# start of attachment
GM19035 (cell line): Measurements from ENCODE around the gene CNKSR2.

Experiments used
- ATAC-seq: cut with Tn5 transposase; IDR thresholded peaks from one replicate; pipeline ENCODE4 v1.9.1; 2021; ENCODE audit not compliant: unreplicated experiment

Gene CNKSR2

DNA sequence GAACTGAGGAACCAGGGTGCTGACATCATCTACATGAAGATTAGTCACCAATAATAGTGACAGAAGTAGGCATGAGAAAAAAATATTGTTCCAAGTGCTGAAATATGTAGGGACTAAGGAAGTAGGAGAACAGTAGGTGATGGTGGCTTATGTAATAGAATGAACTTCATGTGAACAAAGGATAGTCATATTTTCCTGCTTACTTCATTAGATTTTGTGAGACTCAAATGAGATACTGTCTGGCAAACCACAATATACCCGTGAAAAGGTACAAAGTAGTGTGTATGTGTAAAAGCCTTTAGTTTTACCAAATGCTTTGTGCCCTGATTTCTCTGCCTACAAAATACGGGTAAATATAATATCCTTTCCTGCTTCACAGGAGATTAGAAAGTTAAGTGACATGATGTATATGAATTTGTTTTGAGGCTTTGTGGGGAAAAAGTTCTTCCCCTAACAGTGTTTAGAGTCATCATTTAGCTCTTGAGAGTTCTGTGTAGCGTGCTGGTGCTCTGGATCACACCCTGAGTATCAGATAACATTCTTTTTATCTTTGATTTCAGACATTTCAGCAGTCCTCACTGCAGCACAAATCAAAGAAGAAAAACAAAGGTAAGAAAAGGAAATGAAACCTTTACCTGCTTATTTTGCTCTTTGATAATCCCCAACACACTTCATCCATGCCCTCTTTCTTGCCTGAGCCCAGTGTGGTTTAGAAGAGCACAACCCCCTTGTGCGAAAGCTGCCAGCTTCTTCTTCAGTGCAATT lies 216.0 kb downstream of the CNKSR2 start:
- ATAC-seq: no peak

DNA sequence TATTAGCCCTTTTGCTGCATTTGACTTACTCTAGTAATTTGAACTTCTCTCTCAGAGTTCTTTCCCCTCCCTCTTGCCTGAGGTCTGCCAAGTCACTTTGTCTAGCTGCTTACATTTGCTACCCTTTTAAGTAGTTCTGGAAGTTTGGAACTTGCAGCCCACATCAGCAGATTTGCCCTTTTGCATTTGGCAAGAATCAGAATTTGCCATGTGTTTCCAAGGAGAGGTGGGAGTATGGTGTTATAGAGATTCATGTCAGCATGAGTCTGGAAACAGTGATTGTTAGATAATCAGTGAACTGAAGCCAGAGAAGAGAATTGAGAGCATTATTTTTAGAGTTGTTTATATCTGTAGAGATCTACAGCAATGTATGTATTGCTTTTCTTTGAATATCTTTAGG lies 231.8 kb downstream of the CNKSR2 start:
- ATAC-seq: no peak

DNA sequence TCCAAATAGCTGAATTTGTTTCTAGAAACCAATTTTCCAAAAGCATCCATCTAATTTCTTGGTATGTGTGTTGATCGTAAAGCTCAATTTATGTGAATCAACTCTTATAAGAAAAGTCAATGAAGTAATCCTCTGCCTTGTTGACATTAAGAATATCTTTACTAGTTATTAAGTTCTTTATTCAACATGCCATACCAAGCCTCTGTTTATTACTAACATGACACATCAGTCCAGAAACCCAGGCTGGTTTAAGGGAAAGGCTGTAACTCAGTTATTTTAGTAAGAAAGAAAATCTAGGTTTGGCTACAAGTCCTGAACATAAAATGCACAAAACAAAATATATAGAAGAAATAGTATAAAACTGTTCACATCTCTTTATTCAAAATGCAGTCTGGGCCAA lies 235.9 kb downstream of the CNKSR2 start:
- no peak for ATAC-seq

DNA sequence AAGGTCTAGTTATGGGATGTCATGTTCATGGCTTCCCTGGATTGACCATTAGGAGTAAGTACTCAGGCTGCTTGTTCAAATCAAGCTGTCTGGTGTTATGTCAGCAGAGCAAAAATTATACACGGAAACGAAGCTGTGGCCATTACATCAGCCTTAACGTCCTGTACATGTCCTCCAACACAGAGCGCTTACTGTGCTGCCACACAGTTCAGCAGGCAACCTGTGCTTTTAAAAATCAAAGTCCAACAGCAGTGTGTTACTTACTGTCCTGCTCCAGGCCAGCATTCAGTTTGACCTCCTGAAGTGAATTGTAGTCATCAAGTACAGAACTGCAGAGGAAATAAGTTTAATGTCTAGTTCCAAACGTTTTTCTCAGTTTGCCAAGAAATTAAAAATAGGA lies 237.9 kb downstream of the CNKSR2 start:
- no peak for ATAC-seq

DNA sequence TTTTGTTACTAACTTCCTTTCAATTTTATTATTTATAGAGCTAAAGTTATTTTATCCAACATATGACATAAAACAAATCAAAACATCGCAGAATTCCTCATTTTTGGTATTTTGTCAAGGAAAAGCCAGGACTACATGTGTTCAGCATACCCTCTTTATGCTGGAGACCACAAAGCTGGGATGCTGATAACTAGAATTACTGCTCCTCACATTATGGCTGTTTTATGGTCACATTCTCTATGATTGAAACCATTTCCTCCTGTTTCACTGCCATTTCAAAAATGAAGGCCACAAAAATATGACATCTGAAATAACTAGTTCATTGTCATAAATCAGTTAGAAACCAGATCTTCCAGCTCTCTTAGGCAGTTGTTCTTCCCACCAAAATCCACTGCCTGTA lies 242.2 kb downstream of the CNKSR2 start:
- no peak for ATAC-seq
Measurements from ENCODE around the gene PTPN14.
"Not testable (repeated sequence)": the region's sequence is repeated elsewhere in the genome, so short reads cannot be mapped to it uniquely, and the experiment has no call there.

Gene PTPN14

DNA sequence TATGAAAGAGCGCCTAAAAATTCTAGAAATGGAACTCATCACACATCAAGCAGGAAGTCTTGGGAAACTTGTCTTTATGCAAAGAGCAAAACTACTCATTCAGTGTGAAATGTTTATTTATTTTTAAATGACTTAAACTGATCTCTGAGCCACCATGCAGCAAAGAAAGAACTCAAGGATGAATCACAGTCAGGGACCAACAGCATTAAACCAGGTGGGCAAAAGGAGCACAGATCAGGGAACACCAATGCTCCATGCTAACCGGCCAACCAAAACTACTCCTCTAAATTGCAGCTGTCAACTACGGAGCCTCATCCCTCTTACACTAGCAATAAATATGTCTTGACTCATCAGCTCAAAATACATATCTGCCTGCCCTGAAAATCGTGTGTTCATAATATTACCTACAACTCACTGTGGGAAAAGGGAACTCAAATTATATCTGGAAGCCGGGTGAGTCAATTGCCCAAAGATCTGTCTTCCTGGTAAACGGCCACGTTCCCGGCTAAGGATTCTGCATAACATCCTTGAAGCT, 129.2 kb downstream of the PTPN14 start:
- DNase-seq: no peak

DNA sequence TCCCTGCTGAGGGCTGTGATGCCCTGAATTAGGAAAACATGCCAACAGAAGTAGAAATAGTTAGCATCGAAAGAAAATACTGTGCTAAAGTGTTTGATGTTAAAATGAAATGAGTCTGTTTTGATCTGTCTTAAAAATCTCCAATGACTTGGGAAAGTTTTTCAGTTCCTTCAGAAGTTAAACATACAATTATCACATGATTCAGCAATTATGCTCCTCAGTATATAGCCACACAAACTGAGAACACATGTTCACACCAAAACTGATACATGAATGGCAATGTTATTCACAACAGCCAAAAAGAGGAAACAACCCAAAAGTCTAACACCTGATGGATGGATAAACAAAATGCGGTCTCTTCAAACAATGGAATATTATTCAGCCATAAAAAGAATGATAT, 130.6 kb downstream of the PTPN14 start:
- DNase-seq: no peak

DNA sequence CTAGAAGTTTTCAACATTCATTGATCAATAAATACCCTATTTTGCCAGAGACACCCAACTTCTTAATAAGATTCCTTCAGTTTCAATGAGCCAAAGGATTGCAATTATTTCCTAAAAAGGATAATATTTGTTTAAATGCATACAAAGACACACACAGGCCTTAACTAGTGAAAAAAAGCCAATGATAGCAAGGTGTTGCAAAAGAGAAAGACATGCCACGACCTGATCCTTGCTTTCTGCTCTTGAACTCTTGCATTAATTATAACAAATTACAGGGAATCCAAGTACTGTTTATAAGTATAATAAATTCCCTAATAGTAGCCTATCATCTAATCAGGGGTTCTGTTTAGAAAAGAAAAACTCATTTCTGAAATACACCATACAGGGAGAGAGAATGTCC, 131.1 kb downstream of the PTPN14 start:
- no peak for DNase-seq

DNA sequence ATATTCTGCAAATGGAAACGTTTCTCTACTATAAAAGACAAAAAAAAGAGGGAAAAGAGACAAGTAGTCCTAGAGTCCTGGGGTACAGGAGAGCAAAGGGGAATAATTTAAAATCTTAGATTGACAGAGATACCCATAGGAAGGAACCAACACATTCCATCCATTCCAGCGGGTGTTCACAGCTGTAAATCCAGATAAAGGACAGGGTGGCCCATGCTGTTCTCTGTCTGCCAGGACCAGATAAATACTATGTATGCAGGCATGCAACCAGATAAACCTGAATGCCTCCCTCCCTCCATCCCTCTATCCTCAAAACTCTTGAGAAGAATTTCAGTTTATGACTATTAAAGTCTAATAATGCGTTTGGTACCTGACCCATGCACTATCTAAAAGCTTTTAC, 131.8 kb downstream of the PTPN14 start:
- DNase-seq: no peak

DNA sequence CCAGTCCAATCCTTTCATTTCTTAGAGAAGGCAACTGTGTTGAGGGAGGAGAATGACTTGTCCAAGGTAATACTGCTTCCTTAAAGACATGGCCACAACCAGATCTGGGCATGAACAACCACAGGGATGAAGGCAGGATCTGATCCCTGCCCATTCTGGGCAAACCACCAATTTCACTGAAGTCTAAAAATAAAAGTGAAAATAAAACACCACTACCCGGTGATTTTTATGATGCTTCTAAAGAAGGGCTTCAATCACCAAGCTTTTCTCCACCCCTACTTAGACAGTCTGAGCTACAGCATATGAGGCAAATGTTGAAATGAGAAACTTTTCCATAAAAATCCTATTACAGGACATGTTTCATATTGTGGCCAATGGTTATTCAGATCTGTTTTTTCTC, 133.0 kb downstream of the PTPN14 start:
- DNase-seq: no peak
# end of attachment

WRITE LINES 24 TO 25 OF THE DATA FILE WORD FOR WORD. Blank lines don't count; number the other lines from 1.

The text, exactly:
DNA sequence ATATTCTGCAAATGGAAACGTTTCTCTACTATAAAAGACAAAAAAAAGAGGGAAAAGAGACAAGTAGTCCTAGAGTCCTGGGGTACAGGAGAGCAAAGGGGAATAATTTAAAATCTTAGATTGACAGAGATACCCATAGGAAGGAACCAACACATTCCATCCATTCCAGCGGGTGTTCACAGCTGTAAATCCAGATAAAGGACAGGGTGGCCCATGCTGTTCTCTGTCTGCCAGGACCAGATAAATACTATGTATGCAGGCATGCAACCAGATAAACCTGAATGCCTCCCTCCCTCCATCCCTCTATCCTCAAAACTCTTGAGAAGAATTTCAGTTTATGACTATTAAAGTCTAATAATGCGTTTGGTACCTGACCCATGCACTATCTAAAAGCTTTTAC, 131.8 kb downstream of the PTPN14 start:
- DNase-seq: no peak